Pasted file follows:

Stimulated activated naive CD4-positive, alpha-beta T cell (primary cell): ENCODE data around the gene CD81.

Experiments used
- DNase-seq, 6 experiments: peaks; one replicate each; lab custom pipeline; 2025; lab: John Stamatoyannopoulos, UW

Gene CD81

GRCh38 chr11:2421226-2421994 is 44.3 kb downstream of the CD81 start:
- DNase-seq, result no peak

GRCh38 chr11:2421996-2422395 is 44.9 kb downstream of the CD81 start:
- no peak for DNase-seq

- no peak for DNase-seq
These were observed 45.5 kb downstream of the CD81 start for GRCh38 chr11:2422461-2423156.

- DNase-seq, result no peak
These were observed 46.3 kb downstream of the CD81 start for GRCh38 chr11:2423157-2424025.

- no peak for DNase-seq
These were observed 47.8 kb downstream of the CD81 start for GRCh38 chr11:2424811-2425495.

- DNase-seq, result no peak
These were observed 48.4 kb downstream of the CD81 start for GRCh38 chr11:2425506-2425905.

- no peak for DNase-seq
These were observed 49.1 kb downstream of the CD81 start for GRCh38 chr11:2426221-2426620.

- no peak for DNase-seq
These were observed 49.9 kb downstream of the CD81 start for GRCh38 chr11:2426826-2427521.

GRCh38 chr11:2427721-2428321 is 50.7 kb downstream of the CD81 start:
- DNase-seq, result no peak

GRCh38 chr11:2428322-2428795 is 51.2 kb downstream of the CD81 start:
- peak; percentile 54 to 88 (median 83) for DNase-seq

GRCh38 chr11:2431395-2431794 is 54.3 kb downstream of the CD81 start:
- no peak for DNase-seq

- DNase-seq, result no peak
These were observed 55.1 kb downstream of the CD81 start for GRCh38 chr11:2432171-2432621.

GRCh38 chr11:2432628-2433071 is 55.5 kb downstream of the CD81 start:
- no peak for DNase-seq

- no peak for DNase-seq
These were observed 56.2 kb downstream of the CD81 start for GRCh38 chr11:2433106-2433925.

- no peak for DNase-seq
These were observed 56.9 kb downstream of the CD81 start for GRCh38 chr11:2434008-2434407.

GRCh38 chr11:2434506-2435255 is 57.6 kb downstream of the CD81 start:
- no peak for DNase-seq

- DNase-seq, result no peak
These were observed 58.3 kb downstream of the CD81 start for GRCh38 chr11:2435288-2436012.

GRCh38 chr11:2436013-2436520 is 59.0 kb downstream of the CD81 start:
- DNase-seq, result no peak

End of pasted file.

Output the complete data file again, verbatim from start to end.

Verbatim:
Stimulated activated naive CD4-positive, alpha-beta T cell (primary cell): ENCODE data around the gene CD81.

Experiments used
- DNase-seq, 6 experiments: peaks; one replicate each; lab custom pipeline; 2025; lab: John Stamatoyannopoulos, UW

Gene CD81

GRCh38 chr11:2421226-2421994 is 44.3 kb downstream of the CD81 start:
- DNase-seq, result no peak

GRCh38 chr11:2421996-2422395 is 44.9 kb downstream of the CD81 start:
- no peak for DNase-seq

- no peak for DNase-seq
These were observed 45.5 kb downstream of the CD81 start for GRCh38 chr11:2422461-2423156.

- DNase-seq, result no peak
These were observed 46.3 kb downstream of the CD81 start for GRCh38 chr11:2423157-2424025.

- no peak for DNase-seq
These were observed 47.8 kb downstream of the CD81 start for GRCh38 chr11:2424811-2425495.

- DNase-seq, result no peak
These were observed 48.4 kb downstream of the CD81 start for GRCh38 chr11:2425506-2425905.

- no peak for DNase-seq
These were observed 49.1 kb downstream of the CD81 start for GRCh38 chr11:2426221-2426620.

- no peak for DNase-seq
These were observed 49.9 kb downstream of the CD81 start for GRCh38 chr11:2426826-2427521.

GRCh38 chr11:2427721-2428321 is 50.7 kb downstream of the CD81 start:
- DNase-seq, result no peak

GRCh38 chr11:2428322-2428795 is 51.2 kb downstream of the CD81 start:
- peak; percentile 54 to 88 (median 83) for DNase-seq

GRCh38 chr11:2431395-2431794 is 54.3 kb downstream of the CD81 start:
- no peak for DNase-seq

- DNase-seq, result no peak
These were observed 55.1 kb downstream of the CD81 start for GRCh38 chr11:2432171-2432621.

GRCh38 chr11:2432628-2433071 is 55.5 kb downstream of the CD81 start:
- no peak for DNase-seq

- no peak for DNase-seq
These were observed 56.2 kb downstream of the CD81 start for GRCh38 chr11:2433106-2433925.

- no peak for DNase-seq
These were observed 56.9 kb downstream of the CD81 start for GRCh38 chr11:2434008-2434407.

GRCh38 chr11:2434506-2435255 is 57.6 kb downstream of the CD81 start:
- no peak for DNase-seq

- DNase-seq, result no peak
These were observed 58.3 kb downstream of the CD81 start for GRCh38 chr11:2435288-2436012.

GRCh38 chr11:2436013-2436520 is 59.0 kb downstream of the CD81 start:
- DNase-seq, result no peak